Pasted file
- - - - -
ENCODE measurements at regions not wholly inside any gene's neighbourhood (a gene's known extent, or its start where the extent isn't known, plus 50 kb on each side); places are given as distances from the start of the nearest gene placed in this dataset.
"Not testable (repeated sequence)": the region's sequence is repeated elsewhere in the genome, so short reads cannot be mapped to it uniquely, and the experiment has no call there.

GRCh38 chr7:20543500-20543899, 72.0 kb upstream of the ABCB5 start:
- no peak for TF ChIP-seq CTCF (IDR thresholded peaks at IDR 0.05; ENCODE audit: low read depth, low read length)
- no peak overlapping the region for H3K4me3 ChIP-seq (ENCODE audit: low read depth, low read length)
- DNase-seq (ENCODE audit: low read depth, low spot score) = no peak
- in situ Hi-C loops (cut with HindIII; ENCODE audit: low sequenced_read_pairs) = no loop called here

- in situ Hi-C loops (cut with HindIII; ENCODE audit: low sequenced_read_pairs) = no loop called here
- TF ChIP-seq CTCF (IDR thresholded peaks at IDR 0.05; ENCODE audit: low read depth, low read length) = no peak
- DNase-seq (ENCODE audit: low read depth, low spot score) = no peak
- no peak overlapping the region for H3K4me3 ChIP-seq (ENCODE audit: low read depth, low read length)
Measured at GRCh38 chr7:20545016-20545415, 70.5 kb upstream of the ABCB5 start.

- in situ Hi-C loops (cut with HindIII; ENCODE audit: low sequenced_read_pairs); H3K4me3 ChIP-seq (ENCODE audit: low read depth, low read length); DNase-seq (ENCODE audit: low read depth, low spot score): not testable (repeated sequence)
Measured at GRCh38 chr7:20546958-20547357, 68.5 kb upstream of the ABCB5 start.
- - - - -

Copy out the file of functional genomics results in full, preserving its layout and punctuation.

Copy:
ENCODE measurements at regions not wholly inside any gene's neighbourhood (a gene's known extent, or its start where the extent isn't known, plus 50 kb on each side); places are given as distances from the start of the nearest gene placed in this dataset.
"Not testable (repeated sequence)": the region's sequence is repeated elsewhere in the genome, so short reads cannot be mapped to it uniquely, and the experiment has no call there.

GRCh38 chr7:20543500-20543899, 72.0 kb upstream of the ABCB5 start:
- no peak for TF ChIP-seq CTCF (IDR thresholded peaks at IDR 0.05; ENCODE audit: low read depth, low read length)
- no peak overlapping the region for H3K4me3 ChIP-seq (ENCODE audit: low read depth, low read length)
- DNase-seq (ENCODE audit: low read depth, low spot score) = no peak
- in situ Hi-C loops (cut with HindIII; ENCODE audit: low sequenced_read_pairs) = no loop called here

- in situ Hi-C loops (cut with HindIII; ENCODE audit: low sequenced_read_pairs) = no loop called here
- TF ChIP-seq CTCF (IDR thresholded peaks at IDR 0.05; ENCODE audit: low read depth, low read length) = no peak
- DNase-seq (ENCODE audit: low read depth, low spot score) = no peak
- no peak overlapping the region for H3K4me3 ChIP-seq (ENCODE audit: low read depth, low read length)
Measured at GRCh38 chr7:20545016-20545415, 70.5 kb upstream of the ABCB5 start.

- in situ Hi-C loops (cut with HindIII; ENCODE audit: low sequenced_read_pairs); H3K4me3 ChIP-seq (ENCODE audit: low read depth, low read length); DNase-seq (ENCODE audit: low read depth, low spot score): not testable (repeated sequence)
Measured at GRCh38 chr7:20546958-20547357, 68.5 kb upstream of the ABCB5 start.